At about three a.m. on Friday morning, I mailed my one hundred and thirty-two-page opus, the lawn-care article, off into the world and entered upon a new phase of life: the post-organic-lawn-care-article phase. I feel dazed.
When we were children, my sisters and I each had a special adult. Mine was Shifra, and she gave me two gifts, aside from the intangibles. One was The Bat Poet, one of those odd, unlikely, perfect books, which I have loved my whole life but whose author I had to look up for this post: Randall Jarrell, the poet, with pictures by Maurice Sendak. No wonder it is so beautifully crafted, a gift to the world.
Near the end of the book it is autumn, and the bat’s squirrel friend is so busy carrying nuts to his hole that he can’t stop to talk or to listen to the bat’s poems. Then one day when he reports in a dazed voice, “It’s full. My hole’s all full.”
That’s how I feel at the moment.
Of course, in my case it isn’t full; but then in my case there isn’t a hole, so how could it be full? But I digress. The article’s not even, properly speaking, finished, because I haven’t written the section on starting a new lawn. To those who say, quite reasonably, that I haven’t finished, or who ask in puzzled tones, “Isn’t starting a lawn sort of–um–central to such an article?” I can only say, Can’t we talk about something else? At least this weekend?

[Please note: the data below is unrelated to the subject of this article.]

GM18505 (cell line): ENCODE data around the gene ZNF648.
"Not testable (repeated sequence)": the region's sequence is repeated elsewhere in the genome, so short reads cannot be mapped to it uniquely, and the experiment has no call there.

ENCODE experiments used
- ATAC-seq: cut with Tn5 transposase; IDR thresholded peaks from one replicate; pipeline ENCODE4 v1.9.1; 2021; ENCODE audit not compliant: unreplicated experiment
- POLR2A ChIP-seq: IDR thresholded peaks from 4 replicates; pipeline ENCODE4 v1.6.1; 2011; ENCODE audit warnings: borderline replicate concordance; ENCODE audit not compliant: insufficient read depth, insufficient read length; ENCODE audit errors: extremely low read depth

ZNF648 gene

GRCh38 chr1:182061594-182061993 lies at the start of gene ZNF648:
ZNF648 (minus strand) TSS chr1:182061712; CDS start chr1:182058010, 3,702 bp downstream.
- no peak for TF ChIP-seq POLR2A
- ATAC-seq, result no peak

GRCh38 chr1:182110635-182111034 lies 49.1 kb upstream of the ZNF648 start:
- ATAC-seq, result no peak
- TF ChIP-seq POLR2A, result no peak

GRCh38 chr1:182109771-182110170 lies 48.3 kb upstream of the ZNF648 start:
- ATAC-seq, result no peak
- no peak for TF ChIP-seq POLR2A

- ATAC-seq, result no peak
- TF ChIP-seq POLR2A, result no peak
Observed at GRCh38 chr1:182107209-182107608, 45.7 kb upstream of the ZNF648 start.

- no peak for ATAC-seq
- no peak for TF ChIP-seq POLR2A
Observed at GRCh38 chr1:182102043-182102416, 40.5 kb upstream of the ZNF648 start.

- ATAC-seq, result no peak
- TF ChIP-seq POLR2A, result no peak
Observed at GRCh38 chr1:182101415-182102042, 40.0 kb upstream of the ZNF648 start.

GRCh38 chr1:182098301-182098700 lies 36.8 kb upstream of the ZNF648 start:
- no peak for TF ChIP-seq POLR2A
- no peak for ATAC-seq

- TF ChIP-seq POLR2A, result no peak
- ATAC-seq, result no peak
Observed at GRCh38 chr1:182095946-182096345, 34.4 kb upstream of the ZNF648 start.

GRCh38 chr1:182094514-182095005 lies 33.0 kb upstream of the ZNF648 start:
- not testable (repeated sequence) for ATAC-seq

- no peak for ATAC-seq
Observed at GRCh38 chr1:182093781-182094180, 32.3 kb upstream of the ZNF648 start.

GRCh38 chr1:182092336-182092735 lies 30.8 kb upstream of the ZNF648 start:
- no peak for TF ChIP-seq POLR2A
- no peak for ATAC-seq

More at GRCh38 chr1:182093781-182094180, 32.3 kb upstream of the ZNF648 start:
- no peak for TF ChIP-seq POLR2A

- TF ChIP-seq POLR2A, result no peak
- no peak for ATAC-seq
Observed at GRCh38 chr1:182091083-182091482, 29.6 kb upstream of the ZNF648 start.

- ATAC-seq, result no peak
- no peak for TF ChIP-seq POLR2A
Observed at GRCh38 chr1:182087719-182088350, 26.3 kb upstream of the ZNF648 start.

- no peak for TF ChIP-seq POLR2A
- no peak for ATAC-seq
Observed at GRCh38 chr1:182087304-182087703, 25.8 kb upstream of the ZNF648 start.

I’ve been on a self-imposed blogging blackout, which seemed only reasonable as I’ve also given up friends, exercise, mountains, reading, sewing, and sleep. My life’s become a litany of what I’ll do when I’ve finished the article.
Now I get to do some of those things. So yesterday afternoon I spent four hours in the garden—what luxury! For months my husband, who has re-invented himself as a photographer, (stephendurbin.com) has been going alone to gallery openings and art shows, but last night I went with him to the weekly art walk in nearby Livingston. We spent an hour touring the galleries, sipping wine, sampling the fruit and cheeses offered on such occasions, and perusing paintings and photographs. At one gallery we heard a young woman ask a guy what had brought him to Livingston, and he responded, “Well, I read about this town that had fourteen art galleries and two stop lights….” Says it all.
It also has a fine restaurant, where we ate elegant desserts. Replete, we came home and went to bed, and I slept in this morning until almost noon. I could get used to this life.